Fetal Alcohol Syndrome: Neuropsychological Assessment of Children
Principal Investigator: SARAH MATTSON
Affiliation: San Diego State University
Abstract: The effects of heavy prenatal alcohol exposure reach beyond the diagnosis of Fetal Alcohol Syndrome and can result in a complex pattern of neurodevelopmental disorders. Although the precise nature of this pattern is not well defined, current research is progressing toward this end. Similarly, brain imaging studies point to a pattern of effects in the brain structure of children with heavy prenatal alcohol exposure with some structures affected to a greater degree than others. The current application proposes studies based on recent neuropsychological and neuroanatomical studies of children with heavy prenatal alcohol exposure. The proposed studies are aimed at clarifying three important functional comparisons: "what" vs. "where" visuospatial processing, "global" vs. "local" hierarchical visuospatial processing, and "disengaging" vs. "shifting" of visual attention. These areas have been linked to the parietal lobe, an area of the brain affected by prenatal alcohol exposure. Although previous studies of individuals with brain damage have assessed these three areas separately, the research proposed herein aims to assess the three domains in one population. First, assessment of "what-where" visuospatial functioning will be conducted using computerized and traditional tests. Based on preliminary data, relative weaknesses in "where" processing are predicted. Second, assessment of global-local processing will be conducted using tests of both recall and potential biasing effects of hierarchical figures. Based on previous research, a relative weakness in local processing is predicted. Finally, assessment of disengaging-shifting of visual attention will be conducted using a classic measure of spatial orienting of attention. Based on both brain imaging studies and previous studies of attentional shifting, a relative weakness in disengagement is predicted. Thus, the proposed series of studies targets three important functional dissociations that are anatomically linked. The underlying rationale and hypotheses for these studies are based on previous neuropsychological and imaging studies. Clarification of these dissociations will help define the profile of weaknesses and strengths in children with heavy prenatal alcohol exposure and help identify core deficits in this population.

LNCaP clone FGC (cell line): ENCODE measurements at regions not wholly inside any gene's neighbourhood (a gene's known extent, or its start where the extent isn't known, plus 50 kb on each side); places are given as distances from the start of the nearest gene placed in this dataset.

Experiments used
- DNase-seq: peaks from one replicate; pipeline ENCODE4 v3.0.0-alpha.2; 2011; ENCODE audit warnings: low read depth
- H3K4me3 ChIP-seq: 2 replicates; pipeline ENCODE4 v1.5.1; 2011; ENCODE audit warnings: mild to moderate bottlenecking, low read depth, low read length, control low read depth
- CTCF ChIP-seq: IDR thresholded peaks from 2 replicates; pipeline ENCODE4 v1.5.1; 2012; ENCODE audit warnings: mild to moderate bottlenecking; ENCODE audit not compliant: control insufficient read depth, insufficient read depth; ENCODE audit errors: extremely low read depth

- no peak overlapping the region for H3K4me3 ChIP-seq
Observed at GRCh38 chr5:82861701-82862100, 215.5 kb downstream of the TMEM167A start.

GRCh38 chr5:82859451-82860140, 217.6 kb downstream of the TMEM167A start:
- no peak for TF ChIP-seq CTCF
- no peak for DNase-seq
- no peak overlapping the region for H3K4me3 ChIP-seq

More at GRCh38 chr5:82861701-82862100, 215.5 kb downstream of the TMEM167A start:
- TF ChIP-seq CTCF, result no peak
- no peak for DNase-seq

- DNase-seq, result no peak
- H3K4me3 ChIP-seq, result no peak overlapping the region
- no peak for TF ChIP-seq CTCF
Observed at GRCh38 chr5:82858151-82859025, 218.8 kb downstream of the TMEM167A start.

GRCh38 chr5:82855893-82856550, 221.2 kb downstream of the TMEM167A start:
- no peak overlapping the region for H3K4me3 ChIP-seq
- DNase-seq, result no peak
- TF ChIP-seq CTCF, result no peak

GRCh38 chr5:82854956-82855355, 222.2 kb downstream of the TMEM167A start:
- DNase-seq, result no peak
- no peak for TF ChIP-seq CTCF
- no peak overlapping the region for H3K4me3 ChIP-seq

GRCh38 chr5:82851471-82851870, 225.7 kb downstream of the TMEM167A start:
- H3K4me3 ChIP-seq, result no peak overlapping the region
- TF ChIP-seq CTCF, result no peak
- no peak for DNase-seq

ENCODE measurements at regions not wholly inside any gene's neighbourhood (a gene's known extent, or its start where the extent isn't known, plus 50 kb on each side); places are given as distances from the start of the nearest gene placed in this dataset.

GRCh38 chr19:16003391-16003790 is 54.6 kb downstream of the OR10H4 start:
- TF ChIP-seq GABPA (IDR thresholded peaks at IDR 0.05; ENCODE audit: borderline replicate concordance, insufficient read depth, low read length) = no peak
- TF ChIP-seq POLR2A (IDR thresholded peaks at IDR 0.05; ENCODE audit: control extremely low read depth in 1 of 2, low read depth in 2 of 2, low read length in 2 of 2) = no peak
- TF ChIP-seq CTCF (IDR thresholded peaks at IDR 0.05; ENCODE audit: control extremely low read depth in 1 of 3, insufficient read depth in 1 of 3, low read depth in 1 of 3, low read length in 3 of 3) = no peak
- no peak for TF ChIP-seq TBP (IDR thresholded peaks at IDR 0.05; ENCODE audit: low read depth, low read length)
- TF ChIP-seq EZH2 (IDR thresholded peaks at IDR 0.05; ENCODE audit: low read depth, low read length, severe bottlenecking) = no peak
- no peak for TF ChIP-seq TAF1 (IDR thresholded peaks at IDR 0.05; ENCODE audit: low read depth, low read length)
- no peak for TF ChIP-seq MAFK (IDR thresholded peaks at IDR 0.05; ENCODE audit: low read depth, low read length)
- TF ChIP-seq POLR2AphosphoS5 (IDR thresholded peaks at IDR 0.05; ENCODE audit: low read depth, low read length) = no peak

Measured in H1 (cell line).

Funding Period: 1997-04-07 - 2010-03-31
more information: NIH RePORT
- Evaluation of psychopathological conditions in children with heavy prenatal alcohol exposureSusanna L Fryer
San Diego State University University of California San Diego Joint Doctoral Program in Clinical Psychology, USA
Pediatrics 119:e733-41. 2007....
- Focused and shifting attention in children with heavy prenatal alcohol exposureSarah N Mattson
Center for Behavioral Teratology, Department of Psychology, San Diego State University, San Diego, CA 92120, USA
Neuropsychology 20:361-9. 2006..However, no deficits were noted in the ability to disengage and reengage attention when required to shift attention between visual and auditory stimuli, although reaction times to shift were slower...